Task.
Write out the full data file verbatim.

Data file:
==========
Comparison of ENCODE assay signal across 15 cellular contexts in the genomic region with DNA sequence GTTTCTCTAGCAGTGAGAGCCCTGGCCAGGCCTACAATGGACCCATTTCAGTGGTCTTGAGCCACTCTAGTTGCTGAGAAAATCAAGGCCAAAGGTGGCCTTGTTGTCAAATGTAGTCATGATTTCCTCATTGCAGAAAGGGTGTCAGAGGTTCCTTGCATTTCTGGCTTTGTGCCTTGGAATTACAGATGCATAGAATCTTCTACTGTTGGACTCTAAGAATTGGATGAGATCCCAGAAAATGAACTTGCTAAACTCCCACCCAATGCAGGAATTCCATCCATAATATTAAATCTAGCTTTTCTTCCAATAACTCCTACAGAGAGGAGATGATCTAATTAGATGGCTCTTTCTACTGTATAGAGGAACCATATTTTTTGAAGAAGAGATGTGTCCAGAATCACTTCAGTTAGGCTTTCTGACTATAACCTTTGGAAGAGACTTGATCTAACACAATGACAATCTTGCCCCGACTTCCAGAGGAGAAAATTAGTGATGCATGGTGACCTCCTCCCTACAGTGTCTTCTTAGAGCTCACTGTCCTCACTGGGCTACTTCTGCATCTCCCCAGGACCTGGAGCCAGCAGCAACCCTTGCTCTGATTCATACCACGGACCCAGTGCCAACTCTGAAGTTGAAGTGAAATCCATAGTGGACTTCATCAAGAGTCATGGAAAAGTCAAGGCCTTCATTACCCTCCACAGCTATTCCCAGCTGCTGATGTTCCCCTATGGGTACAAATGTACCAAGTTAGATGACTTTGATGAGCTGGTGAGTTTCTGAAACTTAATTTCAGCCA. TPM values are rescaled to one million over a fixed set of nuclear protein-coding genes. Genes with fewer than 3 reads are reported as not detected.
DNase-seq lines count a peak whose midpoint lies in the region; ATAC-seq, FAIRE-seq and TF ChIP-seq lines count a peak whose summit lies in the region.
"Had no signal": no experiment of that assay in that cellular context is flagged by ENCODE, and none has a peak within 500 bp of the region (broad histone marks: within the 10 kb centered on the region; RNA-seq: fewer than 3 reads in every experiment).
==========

Comparison of ENCODE assay signal across 15 cellular contexts in the genomic region with DNA sequence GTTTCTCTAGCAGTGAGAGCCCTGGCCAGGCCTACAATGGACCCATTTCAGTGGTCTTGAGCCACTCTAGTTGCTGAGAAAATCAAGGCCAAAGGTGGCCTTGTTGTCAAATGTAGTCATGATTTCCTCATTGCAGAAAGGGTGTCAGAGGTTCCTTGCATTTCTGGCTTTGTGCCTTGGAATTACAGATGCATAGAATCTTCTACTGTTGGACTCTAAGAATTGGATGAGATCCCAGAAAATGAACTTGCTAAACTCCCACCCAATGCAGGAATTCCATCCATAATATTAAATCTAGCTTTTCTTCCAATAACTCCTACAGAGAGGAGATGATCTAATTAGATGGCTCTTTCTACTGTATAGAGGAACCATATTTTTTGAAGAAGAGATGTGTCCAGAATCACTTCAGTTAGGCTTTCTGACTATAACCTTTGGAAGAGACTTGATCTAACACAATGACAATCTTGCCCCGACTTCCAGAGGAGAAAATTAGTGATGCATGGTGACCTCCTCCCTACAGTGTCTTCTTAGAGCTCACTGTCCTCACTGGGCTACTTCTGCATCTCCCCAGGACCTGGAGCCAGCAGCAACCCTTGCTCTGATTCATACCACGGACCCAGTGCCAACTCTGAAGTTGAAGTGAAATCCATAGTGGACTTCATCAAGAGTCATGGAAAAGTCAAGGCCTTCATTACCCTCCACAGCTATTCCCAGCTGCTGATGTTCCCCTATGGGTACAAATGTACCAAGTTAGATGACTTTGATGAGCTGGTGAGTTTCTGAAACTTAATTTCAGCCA. TPM values are rescaled to one million over a fixed set of nuclear protein-coding genes. Genes with fewer than 3 reads are reported as not detected.
DNase-seq lines count a peak whose midpoint lies in the region; ATAC-seq, FAIRE-seq and TF ChIP-seq lines count a peak whose summit lies in the region.
"Had no signal": no experiment of that assay in that cellular context is flagged by ENCODE, and none has a peak within 500 bp of the region (broad histone marks: within the 10 kb centered on the region; RNA-seq: fewer than 3 reads in every experiment).